Written by Susan Freis Falknor
Reviewed by Susan Freis Falknor
George Gilder contends in The Israel Test that the key advantage of the capitalist and technology-fostering West against impoverishing socialism, radical Islam, and barbarism is a much-unappreciated conflux of human and cultural capital known as the Jewish people.
Economic and social commentator Gilder sees the attitude towards Israel as a litmus test that sorts out countries and individuals along what he perceives as the greatest divide of our time:
"The prime issue is not a global war of civilizations between the West and Islam or a split between Arabs and Jews. These conflicts are real and salient, but they obscure the deeper moral and ideological war. The real issue is between the rule of law and the rule of leveler egalitarianism, between creative excellence and covetous 'fairness,' between admiration of achievement versus envy and resentment of it."
In elucidating this profound split, Gilder ascribes a new significance to anti-Semitism today.
"In countries where Jews are free to invent and create, they pile up conspicuous wealth and arouse envy and suspicion. In this age of information when the achievements of mind have widely outpaced the power of masses and material force, Jews have forged much of the science and wealth of the era. Their pioneering contributions to quantum theory enabled the digital age. Their breakthroughs in nuclear science and computer science propelled the West to victory in World War II and the cold war. Their bioengineering inventions have enhanced the health and their microchip designs are fueling the growth of nations everywhere. Their genius has leavened the culture and economy of the world."
As to the importance of Jews to the United States, Gilder writes:
"Virtually all Americans who have achieved anything important in the twentieth century have had crucial Jewish colleagues and collaborators. Virtually none of the significant technological feats of the twentieth century would have been possible without critical contributions by Jews."
Marxists impugn capitalism as a zero-sum game in which one small group prospers only through the expropriation of the wealth of the many. To the contrary, Gilder argues, capitalism is a "positive-sum game," that is "based on an upward spiral of gains, with no essential limits to the creation of wealth." It is, in fact, he writes, the only system that can build wealth broadly while making democracy work. By contrast, the "crippling error of zero-sum economics" is the "chief cause of poverty"
Gilder documents the economic damage that anti-Semitism exacted from the many twentieth-century European countries which fell victim to it.
Several chapters probe the futility of what he ironically refers to as a "land for war" bargain with Palestinian voices - - as well as the great human tragedy of the profoundly anti-Semitic Palestinian economy and political culture.
Gilder also tells the story of the recent emergence of Israel as a world financial center, spurred by a series of tax cuts beginning in the 1980s.
Gilder recounts the work of John von Neumann and others Jews whose discoveries in theoretical mathematics and physics underlie the signature applied sciences of today - - from the atomic bomb to modern computing and optics.
Many of his chapters are in themselves contributions to the recent history of science. Interviewing many of technology's contemporary heroes, he highlights the pioneering computer work of holocaust survivor Dov Frohman, of physicist and Biblical scholar David Medved, and of Saifun Semiconductors' Boaz Eitan, to name just three. He traces the careers of these original thinkers in the U.S. and Israel, showing how they brought Israel "Inside the Internet."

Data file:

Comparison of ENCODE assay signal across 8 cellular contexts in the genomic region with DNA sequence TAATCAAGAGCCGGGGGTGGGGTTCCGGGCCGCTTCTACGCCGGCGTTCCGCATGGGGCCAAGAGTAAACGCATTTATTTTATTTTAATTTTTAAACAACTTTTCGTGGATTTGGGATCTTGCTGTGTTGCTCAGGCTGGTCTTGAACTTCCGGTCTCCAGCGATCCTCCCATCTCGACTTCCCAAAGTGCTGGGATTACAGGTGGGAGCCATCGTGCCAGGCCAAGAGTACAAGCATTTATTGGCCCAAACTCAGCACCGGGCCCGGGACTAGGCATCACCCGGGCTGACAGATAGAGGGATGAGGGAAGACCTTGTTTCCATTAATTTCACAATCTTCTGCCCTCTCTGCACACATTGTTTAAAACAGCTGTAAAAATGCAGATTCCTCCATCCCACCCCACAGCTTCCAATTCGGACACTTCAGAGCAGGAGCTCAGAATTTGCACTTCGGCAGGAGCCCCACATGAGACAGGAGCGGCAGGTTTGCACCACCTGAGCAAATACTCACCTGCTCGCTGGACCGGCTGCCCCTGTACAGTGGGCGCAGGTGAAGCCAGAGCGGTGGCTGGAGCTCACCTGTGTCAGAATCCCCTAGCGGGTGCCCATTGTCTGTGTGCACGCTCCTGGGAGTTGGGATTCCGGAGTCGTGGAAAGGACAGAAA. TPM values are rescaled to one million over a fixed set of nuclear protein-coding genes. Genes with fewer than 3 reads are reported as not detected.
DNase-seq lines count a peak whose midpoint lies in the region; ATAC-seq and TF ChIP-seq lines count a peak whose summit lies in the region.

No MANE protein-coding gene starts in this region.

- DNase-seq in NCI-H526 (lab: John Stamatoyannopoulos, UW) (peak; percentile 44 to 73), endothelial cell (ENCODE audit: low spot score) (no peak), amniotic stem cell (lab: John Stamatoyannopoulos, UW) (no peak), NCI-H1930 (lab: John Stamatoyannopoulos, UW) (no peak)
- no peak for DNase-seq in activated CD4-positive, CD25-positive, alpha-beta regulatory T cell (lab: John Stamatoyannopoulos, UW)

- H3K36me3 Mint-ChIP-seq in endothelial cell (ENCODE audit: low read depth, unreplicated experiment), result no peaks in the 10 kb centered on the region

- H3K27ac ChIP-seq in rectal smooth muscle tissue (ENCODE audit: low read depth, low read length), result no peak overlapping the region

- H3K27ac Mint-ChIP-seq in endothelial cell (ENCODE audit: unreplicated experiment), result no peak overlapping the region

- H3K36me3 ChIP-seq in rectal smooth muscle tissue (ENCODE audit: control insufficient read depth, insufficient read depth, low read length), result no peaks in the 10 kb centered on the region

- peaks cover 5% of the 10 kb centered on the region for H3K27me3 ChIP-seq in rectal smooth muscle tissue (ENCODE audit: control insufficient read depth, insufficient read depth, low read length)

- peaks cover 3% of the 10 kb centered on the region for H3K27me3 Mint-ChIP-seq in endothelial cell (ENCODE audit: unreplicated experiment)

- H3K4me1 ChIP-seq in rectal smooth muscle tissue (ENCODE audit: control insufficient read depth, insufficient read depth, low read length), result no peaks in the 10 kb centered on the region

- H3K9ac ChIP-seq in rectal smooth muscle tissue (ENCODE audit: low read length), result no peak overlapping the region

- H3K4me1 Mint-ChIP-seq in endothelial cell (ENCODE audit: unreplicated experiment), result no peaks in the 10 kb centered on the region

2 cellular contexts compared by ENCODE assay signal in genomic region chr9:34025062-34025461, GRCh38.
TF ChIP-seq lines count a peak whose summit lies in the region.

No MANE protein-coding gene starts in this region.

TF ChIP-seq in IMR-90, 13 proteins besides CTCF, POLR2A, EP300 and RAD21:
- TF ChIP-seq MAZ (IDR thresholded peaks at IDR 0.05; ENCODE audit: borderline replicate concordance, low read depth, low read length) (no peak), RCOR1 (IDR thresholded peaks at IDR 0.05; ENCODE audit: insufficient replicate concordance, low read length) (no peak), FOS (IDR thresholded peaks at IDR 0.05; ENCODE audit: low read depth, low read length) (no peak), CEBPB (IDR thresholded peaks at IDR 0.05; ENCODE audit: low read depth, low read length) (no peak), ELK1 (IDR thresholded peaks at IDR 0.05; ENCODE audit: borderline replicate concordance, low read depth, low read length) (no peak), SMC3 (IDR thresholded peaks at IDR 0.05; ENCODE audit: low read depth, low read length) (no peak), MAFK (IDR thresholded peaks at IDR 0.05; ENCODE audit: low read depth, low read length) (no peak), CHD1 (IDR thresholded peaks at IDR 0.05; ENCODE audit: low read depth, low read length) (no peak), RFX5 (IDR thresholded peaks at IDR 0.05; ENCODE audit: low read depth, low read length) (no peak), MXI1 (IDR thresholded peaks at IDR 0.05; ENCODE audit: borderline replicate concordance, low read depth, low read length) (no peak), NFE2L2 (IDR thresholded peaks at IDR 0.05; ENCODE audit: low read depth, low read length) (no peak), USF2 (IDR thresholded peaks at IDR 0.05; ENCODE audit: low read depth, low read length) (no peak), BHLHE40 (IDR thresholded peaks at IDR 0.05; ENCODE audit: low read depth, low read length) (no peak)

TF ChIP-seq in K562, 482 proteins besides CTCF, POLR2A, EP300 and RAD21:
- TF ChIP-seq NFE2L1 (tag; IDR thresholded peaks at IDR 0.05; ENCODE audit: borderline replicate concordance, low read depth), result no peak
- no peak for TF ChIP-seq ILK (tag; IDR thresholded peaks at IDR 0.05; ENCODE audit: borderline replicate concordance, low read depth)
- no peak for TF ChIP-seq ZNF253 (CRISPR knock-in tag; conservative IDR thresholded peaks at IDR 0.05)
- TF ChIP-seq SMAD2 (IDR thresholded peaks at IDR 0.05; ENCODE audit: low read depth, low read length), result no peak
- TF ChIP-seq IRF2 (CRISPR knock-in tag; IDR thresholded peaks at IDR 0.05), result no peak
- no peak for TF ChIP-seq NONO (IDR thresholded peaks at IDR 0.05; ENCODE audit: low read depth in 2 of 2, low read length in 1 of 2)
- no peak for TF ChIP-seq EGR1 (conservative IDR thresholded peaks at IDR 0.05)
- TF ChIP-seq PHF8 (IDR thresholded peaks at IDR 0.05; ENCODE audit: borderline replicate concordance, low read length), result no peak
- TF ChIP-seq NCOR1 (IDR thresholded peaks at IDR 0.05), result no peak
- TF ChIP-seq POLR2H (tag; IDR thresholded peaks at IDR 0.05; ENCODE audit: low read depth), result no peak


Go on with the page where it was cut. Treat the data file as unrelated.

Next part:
Gilder tells the story of the emergence of Israel as a technological innovator, which has made the "tiny country" today a "global center of microchip, telecom, optics, software, biotech, and medical-devices research, the country's development and entrepreneurship rivaled only by its partners in Silicon Valley."
Here is Gilder's succinct review -"Silicon Israel: How market capitalism saved the Jewish state" - - of the Israeli IT industry. "Many of Intel's key products could be stamped Israel Inside," Gilder explains. But market and technology commentator Gilder also reminds us in this article of the transformation of a country which "[upheld] a philosophy of victimization and socialist redistribution that could only impede its progress" to "accomplish[ing] the most overwhelming transformation in the history of economics . . . ."
In closing, the 70-year-old Gilder recounts his own personal "Israel Test," which he underwent as a young man attending the Phillips Exeter Academy, a national New Hampshire-based school founded in 1781. Descendant of an old, intellectual New England family, Gilder abruptly found himself crowded out of a coveted spot on the Exonian editorial board by a group of classmates that he sneeringly identified to himself as "New York Jews."
Gilder recalls how sorely he was tempted to give in to the same passions of envy and anger that have always driven anti-Semitism. But an "intelligent and beautiful" tutor from Radcliffe College, by confessing herself also to be a "New York Jew," brought the young Gilder to a better mind:
"To this day I recall the moment as a supreme mortification and as a turning point. Rather than recognizing my shortcomings and inferiority and resolving to overcome them in the future, I had blamed the people who had outperformed me."
The Israel Test is a challenging book which is both an eloquent polemic and a collection of well-crafted essays. Yet, the wide-ranging chapters are not so much digressions from his main theme as enriching perspectives on it.